A Chinese Aerospace Corporation image shows the Long March 5b's launch from Wenchang launch center May 5.

A Chinese Aerospace Corporation image shows the Long March 5b’s launch from Wenchang launch center May 5.

A 19.6-ton (17,800 kilograms) Chinese rocket slammed into our planet today (May 11).

The bulky Long March 5B became the heaviest orbiting thing to fall uncontrolled to Earth in nearly three decades, according to Jonathan McDowell, a Harvard astrophysicist and orbital object tracker. The last time a heavier object had an uncontrolled entry was 1991, when the 43-ton (39,000 kg) Salyut-7 Soviet space station reentered the atmosphere over Argentina, McDowell wrote on Twitter. (Another contender he mentioned: the 2003 shuttle Columbia disaster, though that reentry did not become uncontrolled until the space shuttle was already in the atmosphere over Texas.)

In July 2019, the Chinese space station Tiangong-2 fell in a controlled descent through Earth’s atmosphere. But that 9.5-ton (8,600 kg) crash was less than half the size of today’s descent, and it was guided remotely using the last of its fuel to land in a specific, remote bit of ocean. In 2018, that space station’s predecessor,  the 9.3-ton (8,500 kg) Tiangong-1, fell uncontrolled (but harmlessly) into the Pacific ocean.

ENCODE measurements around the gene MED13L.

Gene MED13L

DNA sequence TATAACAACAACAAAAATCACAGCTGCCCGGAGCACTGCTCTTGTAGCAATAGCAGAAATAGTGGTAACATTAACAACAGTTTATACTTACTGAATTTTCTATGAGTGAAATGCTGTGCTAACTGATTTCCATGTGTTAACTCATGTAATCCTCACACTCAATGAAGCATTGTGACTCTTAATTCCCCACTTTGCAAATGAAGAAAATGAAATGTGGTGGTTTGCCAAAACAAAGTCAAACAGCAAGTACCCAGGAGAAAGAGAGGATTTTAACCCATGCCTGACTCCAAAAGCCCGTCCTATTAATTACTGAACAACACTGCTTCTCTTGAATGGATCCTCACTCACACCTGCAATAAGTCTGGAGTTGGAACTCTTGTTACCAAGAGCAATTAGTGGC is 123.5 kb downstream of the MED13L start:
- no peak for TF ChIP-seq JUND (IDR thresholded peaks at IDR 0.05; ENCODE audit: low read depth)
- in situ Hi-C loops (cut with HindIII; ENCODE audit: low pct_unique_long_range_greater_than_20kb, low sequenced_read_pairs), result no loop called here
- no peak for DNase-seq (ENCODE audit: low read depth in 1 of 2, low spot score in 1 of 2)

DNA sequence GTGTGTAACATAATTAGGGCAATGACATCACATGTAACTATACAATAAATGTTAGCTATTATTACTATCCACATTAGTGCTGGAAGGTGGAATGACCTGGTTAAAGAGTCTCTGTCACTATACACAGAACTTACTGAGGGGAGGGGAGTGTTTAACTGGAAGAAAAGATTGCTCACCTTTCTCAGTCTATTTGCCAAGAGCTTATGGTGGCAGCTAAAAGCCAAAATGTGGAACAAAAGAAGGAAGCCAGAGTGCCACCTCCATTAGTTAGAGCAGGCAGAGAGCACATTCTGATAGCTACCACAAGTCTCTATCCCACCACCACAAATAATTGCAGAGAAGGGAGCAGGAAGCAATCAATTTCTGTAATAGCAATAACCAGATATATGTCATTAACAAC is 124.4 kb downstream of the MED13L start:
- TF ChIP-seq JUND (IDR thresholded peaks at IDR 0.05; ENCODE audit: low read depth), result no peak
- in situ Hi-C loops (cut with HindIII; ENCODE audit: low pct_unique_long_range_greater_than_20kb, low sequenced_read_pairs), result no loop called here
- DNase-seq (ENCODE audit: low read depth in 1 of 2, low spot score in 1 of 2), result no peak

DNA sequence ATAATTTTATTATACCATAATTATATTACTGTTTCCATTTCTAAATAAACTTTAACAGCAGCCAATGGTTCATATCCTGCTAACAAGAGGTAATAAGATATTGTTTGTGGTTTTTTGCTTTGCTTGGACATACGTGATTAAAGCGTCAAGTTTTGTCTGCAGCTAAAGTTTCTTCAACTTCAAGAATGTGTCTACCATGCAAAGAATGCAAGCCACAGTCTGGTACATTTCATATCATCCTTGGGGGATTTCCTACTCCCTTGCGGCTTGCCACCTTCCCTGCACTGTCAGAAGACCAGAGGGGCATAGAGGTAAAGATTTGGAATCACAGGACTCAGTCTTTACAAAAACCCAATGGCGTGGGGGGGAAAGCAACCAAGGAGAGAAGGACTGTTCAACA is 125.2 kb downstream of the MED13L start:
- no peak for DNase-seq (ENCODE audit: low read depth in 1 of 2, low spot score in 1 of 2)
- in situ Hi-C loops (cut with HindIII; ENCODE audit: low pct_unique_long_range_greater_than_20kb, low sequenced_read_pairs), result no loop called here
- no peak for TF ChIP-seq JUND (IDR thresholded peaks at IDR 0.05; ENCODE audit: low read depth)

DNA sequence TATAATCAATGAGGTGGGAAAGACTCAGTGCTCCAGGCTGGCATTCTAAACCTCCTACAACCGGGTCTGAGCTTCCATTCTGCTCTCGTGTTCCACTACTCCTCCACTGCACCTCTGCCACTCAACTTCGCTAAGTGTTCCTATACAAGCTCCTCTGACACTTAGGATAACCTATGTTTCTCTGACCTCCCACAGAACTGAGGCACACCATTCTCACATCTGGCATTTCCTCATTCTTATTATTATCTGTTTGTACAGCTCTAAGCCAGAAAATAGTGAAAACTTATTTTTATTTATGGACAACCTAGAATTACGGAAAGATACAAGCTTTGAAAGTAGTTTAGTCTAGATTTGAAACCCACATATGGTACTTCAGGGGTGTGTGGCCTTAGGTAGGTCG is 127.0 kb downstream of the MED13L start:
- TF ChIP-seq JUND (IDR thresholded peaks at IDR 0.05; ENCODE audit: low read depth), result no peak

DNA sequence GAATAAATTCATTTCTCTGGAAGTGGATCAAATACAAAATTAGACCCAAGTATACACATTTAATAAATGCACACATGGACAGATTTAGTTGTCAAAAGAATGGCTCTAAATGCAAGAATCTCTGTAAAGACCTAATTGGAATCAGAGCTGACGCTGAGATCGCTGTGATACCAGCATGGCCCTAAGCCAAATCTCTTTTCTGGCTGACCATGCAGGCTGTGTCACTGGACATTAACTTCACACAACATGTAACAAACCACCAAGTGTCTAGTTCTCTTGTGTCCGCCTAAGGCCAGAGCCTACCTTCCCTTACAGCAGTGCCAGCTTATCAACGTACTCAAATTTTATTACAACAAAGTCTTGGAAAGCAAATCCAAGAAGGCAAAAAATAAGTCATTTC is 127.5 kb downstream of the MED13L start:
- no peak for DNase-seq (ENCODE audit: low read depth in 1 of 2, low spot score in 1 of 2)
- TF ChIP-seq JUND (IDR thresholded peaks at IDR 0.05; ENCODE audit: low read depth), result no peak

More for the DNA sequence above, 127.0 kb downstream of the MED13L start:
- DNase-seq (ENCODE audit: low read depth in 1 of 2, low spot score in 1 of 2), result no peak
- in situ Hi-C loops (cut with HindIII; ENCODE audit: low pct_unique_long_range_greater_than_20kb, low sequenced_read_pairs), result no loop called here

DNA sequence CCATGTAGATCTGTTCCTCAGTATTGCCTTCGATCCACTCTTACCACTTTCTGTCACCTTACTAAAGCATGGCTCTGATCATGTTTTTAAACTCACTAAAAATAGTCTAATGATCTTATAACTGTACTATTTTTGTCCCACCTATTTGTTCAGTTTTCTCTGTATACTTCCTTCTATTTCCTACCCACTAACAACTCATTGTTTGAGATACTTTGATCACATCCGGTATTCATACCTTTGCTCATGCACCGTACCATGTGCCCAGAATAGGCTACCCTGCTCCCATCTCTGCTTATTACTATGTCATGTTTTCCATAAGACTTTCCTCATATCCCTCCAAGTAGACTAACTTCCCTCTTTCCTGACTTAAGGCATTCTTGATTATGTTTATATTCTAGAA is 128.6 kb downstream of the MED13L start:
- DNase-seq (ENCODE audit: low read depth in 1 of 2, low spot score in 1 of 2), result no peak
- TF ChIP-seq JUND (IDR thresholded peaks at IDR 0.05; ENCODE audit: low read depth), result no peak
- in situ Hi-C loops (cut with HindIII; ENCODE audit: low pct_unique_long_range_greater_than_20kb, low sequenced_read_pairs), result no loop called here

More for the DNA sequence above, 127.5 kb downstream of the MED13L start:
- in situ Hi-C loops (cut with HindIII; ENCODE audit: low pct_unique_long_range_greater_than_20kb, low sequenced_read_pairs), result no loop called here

The 18th Space Control Squadron, an Air Force space-tracking group, reported that Long March 5B reentered the atmosphere at 11:33 a.m. EST. At that time, it was just off the west coast of Africa, approaching Nouakchott, Mauritania. In the rocket’s last half-hour in orbit, it passed over Hollywood, Colorado Springs and New York City’s Central Park, according to McDowell.

«I’ve never seen a major reentry pass directly over so many major conurbations [metropolitan areas]!» McDowell tweeted.

The rocket’s uncontrolled reentry path was largely determined by the last few days of space weather, McDowell said. Particles streaming from the sun can create drag and perturb the path of such a fast-moving piece of debris in ways that make its passage difficult to predict.

Sourse: www.livescience.com


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